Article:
Published on January 24th, 2016 |
by Steve Hanley
Will the electric cars of tomorrow be plug-in hybrids or battery electrics? That’s the question the world’s auto makers are asking themselves right now. It is an issue that is especially important for the Chinese market, where more than 20 million new cars were sold last year. Right now, China has some hefty incentives for drivers who buy what is called a “new energy vehicle.” Basically, that means anything that does not rely on a conventional internal combustion engine as its only source of power. Hybrids, plug-in hybrids and battery electric cars all qualify for the “new energy” label. Sales of those cars quadrupled in 2015.
But this week, Lou Jiwei, China’s finance minister, said his government intends to reduce existing subsidiesby 20 percent over the next two years and 40 percent between 2019-2020. After 2021, Lou says subsudies will be phased out altogether. His government does not want manufacturers to become too reliant on handouts. So much for Communist doctrine.
He publicly praises the credit trading system created by the California Air Resources Board, saying China should use CARB and its policies as a model. “Credit trading is the most effective way to ensure government neutrality on the technology’s development. The market should be able to choose the technical route,” he said.
Of course, there are direct subsidies, like rebates and tax credits. Then there are indirect subsidies. In most Chinese cities today, it is virtually impossible to register a conventional car, while new energy customers can get a registration quickly and easily. China is also spending big on charging infrastructure. It says it will have the capacity to recharge 5,000,000 cars a day by the end of 2016. But only people with cars manufactured in China or in cooperation with a Chinese company will be allowed to access the charging network.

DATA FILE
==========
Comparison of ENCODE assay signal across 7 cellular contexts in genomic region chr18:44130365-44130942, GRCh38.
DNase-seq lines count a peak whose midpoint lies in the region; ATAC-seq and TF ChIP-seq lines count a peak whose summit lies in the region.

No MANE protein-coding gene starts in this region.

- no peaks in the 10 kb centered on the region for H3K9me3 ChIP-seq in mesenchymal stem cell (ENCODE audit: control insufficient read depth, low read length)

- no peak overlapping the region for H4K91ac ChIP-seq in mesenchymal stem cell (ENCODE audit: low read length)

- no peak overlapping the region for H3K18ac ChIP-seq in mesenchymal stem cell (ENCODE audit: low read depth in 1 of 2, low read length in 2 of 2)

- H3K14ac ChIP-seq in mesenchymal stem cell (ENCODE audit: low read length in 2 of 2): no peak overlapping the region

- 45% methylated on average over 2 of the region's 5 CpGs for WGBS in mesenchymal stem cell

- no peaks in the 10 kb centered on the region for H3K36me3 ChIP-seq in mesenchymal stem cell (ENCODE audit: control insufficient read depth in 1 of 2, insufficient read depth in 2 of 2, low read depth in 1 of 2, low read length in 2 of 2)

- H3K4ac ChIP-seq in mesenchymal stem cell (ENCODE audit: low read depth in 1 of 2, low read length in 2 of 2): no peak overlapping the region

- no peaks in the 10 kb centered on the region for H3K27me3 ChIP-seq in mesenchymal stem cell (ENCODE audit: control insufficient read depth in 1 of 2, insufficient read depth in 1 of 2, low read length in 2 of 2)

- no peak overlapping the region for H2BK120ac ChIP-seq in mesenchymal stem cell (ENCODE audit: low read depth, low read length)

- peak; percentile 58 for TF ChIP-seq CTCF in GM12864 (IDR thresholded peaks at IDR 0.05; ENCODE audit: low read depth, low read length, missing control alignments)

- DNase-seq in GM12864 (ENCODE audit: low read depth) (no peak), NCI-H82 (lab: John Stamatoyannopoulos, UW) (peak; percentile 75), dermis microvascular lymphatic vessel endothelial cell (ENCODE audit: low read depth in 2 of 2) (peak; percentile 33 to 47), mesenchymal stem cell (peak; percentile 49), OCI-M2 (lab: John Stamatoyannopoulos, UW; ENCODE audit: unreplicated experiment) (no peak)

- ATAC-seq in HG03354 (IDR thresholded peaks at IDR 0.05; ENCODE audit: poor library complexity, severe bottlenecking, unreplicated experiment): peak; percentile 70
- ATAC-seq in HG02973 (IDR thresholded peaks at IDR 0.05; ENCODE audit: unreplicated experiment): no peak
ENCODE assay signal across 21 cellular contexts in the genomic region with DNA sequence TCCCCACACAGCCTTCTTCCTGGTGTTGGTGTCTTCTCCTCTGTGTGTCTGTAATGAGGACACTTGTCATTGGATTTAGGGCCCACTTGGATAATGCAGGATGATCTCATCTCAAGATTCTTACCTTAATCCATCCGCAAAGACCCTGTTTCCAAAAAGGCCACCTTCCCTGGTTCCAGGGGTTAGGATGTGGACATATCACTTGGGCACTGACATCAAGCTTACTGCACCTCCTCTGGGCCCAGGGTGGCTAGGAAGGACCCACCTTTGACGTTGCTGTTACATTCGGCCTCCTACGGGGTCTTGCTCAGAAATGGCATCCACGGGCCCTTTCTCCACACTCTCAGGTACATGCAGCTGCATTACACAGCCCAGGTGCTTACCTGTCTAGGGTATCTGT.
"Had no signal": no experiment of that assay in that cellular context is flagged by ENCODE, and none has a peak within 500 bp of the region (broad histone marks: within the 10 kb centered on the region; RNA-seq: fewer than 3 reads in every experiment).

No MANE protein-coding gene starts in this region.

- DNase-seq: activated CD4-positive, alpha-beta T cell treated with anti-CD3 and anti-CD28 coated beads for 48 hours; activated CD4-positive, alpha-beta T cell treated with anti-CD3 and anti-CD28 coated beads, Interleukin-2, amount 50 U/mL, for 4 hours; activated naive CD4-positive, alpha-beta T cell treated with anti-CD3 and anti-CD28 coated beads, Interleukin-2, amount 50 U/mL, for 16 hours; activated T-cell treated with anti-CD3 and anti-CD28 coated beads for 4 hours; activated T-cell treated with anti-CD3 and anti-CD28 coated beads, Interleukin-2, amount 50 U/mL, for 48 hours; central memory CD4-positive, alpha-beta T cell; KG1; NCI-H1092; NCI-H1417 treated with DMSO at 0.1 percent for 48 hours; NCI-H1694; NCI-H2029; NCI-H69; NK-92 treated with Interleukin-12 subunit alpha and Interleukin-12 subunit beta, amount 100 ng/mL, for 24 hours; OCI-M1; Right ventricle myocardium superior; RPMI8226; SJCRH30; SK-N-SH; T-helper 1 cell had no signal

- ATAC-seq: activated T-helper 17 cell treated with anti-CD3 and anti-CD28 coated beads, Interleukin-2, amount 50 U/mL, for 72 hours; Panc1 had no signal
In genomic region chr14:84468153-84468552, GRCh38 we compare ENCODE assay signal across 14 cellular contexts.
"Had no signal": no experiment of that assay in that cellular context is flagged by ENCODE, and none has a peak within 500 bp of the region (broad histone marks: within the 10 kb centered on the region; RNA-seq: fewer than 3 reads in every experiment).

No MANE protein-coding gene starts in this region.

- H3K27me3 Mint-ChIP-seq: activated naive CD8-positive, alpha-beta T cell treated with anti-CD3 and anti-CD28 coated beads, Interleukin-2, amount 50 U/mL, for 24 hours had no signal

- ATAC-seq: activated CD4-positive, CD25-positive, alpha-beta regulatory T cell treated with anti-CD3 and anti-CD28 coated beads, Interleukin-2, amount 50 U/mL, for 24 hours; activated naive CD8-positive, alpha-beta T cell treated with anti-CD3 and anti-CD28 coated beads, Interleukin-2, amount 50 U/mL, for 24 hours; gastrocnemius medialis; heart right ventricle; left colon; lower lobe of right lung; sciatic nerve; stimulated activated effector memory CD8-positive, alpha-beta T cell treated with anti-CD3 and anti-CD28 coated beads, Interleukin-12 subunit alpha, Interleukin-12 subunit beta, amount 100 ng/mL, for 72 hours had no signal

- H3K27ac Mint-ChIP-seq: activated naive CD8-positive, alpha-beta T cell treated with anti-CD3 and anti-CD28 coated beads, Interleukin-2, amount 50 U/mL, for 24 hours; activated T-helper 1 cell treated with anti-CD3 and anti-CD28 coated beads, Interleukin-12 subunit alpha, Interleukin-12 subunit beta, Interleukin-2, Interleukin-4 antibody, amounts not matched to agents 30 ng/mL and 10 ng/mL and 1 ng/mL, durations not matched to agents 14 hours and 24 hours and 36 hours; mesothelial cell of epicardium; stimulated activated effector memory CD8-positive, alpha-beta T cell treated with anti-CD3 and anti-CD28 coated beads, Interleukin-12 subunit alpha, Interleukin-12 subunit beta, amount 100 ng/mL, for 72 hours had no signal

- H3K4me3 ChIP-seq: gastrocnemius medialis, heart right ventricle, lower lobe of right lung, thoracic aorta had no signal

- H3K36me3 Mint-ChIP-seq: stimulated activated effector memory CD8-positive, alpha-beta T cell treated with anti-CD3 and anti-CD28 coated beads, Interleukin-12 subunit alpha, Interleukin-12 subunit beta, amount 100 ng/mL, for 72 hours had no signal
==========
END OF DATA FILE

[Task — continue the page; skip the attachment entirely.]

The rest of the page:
These proposed policy changes leave car makers in a bit of a quandary. According to Reuters, Tesla, NextEV, and Bejing Auto Group have gone all in for electric cars. But executives at Volkswagen and BMW think plug-in hybrids are the key to the electric car future, at least in the near to medium term. “Once we leave the city, we are forced to confront the problem of a nationwide high-powered charging infrastructure – if you really see it as a realistic goal, I personally have some doubts – to drive pure electric over long distances,” said Jochem Heizmann, head of Volkswagen Group China.
BYD, one of the largest new energy car companies in China, focuses on plug-in hybrid technology for passenger cars but battery electric power for buses. It recently delivered the largest order of electric buses ever to the city of Shenzhen. Between plug-in and battery electric cars, it sold more passenger vehicles with plugs than any other company in the world last year — more than 62,000 of them.
The plug-in versus battery electric debate is going on all over the world. Most people think pure electric cars will win the marketplace eventually, but that may take 20 or more years to happen. In the meantime, plug-in hybrids will have an important role to play, even if they will be mere curiosities by the time 2050 gets here.